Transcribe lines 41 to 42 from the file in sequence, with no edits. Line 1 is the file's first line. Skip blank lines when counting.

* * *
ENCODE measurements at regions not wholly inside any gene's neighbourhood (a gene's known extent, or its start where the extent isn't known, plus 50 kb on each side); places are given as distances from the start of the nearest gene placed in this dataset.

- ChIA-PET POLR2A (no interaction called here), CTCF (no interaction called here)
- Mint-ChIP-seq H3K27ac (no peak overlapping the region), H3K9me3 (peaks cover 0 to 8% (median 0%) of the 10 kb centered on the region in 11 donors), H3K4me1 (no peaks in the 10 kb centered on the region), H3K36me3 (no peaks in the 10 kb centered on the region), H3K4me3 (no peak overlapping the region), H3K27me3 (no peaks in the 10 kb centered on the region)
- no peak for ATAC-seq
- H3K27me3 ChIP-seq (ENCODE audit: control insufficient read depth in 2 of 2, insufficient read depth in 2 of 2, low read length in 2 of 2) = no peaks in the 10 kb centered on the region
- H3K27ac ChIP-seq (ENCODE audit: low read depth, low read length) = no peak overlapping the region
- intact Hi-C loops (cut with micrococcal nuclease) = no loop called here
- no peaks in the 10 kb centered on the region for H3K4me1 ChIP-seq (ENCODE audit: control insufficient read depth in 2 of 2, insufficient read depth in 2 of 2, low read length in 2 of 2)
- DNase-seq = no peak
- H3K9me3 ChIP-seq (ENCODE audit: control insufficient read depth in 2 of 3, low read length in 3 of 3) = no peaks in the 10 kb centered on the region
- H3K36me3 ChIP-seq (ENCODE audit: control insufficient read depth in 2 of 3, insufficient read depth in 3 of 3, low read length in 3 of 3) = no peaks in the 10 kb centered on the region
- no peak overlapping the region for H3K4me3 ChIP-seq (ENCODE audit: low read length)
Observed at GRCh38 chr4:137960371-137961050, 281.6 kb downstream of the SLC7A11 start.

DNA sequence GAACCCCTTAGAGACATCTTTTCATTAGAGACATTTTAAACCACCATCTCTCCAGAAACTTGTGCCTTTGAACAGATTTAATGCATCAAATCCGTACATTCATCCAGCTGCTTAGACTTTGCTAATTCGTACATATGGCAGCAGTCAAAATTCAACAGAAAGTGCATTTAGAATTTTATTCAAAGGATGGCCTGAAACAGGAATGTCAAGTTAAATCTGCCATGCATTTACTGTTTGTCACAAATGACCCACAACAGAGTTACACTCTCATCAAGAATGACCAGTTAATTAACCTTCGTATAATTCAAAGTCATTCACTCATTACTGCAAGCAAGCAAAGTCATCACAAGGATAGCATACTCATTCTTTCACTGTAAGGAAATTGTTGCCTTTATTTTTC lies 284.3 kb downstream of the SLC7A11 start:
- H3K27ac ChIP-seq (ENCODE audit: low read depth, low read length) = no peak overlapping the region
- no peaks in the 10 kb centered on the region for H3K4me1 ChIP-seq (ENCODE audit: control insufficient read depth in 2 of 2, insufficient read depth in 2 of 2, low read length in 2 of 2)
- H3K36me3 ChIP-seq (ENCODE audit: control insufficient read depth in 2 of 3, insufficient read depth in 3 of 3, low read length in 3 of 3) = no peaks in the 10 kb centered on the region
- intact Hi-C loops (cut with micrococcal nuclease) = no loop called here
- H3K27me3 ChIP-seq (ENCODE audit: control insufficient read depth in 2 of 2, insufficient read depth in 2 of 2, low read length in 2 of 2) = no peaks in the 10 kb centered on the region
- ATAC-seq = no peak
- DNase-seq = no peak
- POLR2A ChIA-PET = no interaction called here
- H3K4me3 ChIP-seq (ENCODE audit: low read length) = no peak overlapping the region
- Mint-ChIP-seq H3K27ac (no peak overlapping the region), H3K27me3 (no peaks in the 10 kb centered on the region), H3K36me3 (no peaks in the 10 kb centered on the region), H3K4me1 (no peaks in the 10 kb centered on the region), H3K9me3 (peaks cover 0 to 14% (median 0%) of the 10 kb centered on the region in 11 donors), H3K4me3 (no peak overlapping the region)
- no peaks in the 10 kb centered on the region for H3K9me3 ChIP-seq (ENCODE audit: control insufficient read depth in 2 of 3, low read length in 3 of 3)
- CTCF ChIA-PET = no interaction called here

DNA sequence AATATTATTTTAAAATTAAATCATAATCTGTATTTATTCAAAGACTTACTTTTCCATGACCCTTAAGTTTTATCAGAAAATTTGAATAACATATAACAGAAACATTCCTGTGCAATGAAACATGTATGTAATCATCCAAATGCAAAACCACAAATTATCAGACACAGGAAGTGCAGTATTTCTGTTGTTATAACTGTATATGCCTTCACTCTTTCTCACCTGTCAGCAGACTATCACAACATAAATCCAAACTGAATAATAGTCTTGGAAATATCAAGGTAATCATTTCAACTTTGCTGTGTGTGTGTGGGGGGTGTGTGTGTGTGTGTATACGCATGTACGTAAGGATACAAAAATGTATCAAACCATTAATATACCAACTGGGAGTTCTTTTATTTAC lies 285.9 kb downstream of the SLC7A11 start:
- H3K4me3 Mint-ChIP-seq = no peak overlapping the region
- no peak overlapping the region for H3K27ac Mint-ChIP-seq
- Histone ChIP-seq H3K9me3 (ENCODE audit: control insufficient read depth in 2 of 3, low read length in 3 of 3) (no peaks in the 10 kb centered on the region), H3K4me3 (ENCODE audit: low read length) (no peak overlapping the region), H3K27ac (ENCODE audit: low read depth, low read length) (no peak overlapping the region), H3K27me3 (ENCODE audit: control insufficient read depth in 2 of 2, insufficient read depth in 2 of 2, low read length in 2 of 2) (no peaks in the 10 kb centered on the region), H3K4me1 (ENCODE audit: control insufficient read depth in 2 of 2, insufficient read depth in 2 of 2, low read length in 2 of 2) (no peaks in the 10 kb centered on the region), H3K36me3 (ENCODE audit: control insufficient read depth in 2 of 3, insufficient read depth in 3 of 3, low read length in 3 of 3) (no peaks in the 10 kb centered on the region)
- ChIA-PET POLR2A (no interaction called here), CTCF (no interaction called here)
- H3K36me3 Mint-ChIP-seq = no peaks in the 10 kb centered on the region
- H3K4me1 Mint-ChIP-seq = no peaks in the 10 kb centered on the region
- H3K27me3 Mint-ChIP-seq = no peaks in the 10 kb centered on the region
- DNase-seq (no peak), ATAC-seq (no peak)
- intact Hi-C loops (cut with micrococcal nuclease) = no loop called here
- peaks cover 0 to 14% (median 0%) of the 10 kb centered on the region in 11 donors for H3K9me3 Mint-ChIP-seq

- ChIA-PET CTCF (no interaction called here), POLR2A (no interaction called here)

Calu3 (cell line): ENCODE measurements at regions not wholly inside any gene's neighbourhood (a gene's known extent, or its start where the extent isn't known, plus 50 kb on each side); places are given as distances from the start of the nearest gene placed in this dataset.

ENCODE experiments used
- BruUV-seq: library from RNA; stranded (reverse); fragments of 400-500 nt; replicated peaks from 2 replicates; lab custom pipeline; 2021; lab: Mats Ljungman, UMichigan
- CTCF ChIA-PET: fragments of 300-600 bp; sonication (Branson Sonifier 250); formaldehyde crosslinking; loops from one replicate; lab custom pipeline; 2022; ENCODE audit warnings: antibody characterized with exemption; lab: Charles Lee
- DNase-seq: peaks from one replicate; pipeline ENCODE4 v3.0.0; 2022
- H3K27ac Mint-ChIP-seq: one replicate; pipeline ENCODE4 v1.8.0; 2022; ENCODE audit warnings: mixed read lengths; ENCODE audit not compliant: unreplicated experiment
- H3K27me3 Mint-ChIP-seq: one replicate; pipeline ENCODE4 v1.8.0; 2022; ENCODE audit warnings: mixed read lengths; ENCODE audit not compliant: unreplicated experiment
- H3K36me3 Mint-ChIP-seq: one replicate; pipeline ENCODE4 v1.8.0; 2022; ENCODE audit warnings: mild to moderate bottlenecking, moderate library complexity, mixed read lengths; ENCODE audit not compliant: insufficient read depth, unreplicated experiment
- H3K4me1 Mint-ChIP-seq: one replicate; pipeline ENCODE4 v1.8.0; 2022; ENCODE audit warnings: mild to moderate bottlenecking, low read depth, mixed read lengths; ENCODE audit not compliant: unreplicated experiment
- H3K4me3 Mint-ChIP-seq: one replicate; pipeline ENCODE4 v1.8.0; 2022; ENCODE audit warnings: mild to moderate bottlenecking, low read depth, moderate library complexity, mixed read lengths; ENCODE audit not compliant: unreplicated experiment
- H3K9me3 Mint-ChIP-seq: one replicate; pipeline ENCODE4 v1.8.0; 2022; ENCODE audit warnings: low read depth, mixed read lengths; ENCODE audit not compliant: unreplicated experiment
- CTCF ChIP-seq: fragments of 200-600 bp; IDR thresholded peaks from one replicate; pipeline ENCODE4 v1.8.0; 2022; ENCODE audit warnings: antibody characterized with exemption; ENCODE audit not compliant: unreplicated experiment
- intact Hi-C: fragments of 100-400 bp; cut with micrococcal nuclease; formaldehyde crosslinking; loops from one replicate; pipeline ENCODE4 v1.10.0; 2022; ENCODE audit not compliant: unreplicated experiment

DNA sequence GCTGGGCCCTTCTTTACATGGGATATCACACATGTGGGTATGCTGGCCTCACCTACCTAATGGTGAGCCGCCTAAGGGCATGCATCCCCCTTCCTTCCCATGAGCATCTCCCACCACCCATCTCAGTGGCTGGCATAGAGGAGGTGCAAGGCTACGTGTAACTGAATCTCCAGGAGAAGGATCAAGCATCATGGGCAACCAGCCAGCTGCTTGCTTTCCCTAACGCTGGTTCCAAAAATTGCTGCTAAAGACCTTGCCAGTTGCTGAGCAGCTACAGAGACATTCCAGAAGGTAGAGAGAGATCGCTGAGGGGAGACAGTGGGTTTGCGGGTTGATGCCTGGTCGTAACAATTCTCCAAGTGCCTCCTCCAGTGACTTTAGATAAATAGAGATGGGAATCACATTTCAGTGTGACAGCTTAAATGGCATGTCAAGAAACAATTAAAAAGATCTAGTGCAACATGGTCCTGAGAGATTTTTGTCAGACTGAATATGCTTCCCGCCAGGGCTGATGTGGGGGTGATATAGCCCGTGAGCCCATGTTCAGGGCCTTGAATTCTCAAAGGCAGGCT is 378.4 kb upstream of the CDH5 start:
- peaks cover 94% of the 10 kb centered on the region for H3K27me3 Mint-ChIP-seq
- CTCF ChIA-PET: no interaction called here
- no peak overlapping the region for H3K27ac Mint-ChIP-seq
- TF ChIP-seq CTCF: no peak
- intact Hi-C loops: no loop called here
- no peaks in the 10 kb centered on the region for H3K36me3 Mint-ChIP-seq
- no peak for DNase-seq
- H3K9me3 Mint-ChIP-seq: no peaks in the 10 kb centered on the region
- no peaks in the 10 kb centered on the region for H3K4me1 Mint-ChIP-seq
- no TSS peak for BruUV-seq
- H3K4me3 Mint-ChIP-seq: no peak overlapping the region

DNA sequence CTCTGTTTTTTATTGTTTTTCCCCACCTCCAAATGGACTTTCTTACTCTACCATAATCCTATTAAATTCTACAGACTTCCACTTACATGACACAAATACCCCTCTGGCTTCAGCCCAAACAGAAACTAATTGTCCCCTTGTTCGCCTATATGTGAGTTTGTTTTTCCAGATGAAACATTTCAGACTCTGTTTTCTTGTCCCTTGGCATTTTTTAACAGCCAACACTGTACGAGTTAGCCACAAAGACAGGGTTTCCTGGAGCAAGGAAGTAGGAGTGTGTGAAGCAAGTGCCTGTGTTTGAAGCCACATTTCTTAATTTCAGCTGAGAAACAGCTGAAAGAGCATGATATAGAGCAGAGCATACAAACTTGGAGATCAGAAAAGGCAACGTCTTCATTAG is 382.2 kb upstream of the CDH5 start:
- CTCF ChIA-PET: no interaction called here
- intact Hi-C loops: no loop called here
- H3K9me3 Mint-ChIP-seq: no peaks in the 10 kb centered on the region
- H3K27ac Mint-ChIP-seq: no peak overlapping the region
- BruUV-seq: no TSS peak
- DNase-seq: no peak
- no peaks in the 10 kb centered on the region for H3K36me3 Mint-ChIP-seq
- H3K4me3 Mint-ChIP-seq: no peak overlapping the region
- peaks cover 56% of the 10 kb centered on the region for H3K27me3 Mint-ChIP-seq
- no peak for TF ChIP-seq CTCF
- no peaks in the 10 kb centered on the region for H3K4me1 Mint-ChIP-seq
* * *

- BruUV-seq: library from RNA; stranded (reverse); fragments of 400-500 nt; replicated peaks from 2 replicates; lab custom pipeline; 2021; lab: Mats Ljungman, UMichigan
- CTCF ChIA-PET: fragments of 300-600 bp; sonication (Branson Sonifier 250); formaldehyde crosslinking; loops from one replicate; lab custom pipeline; 2022; ENCODE audit warnings: antibody characterized with exemption; lab: Charles Lee